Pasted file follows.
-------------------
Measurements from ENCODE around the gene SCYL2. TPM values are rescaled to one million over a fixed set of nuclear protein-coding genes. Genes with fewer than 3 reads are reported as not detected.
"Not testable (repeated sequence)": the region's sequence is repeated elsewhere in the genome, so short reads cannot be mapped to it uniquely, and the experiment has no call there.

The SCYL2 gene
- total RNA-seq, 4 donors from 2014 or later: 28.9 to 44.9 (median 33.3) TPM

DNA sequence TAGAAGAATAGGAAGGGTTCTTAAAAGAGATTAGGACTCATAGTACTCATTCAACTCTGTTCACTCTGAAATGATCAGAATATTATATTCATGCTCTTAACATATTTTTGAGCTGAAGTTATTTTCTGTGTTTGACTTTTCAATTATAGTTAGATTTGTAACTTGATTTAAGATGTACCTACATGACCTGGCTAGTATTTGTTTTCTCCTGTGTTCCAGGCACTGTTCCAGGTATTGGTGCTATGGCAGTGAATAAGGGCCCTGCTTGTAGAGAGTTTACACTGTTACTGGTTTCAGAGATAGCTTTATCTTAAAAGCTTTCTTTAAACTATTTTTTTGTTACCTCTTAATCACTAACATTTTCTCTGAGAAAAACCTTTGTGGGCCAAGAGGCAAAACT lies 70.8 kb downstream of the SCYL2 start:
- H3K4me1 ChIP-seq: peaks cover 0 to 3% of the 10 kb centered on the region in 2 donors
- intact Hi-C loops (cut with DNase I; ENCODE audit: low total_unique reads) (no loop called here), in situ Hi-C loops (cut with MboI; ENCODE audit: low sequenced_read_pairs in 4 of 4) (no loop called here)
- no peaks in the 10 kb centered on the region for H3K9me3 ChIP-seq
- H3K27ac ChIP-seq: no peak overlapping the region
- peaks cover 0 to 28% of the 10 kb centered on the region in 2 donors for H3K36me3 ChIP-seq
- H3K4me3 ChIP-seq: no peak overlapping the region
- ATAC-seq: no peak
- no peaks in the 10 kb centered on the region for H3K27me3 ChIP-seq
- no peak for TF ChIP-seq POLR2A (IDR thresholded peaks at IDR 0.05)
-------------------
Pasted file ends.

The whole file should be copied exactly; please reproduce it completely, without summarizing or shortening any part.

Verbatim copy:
Measurements from ENCODE around the gene SCYL2. TPM values are rescaled to one million over a fixed set of nuclear protein-coding genes. Genes with fewer than 3 reads are reported as not detected.
"Not testable (repeated sequence)": the region's sequence is repeated elsewhere in the genome, so short reads cannot be mapped to it uniquely, and the experiment has no call there.

The SCYL2 gene
- total RNA-seq, 4 donors from 2014 or later: 28.9 to 44.9 (median 33.3) TPM

DNA sequence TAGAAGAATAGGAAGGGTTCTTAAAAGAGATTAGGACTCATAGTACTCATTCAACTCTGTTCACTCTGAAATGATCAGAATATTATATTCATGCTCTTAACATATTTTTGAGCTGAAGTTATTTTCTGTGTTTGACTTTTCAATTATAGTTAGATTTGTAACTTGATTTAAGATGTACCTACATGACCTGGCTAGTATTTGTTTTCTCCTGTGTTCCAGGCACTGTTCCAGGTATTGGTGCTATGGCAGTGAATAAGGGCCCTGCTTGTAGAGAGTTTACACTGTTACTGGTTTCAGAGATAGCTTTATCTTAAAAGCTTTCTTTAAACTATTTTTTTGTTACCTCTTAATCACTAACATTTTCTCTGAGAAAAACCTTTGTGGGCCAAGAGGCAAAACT lies 70.8 kb downstream of the SCYL2 start:
- H3K4me1 ChIP-seq: peaks cover 0 to 3% of the 10 kb centered on the region in 2 donors
- intact Hi-C loops (cut with DNase I; ENCODE audit: low total_unique reads) (no loop called here), in situ Hi-C loops (cut with MboI; ENCODE audit: low sequenced_read_pairs in 4 of 4) (no loop called here)
- no peaks in the 10 kb centered on the region for H3K9me3 ChIP-seq
- H3K27ac ChIP-seq: no peak overlapping the region
- peaks cover 0 to 28% of the 10 kb centered on the region in 2 donors for H3K36me3 ChIP-seq
- H3K4me3 ChIP-seq: no peak overlapping the region
- ATAC-seq: no peak
- no peaks in the 10 kb centered on the region for H3K27me3 ChIP-seq
- no peak for TF ChIP-seq POLR2A (IDR thresholded peaks at IDR 0.05)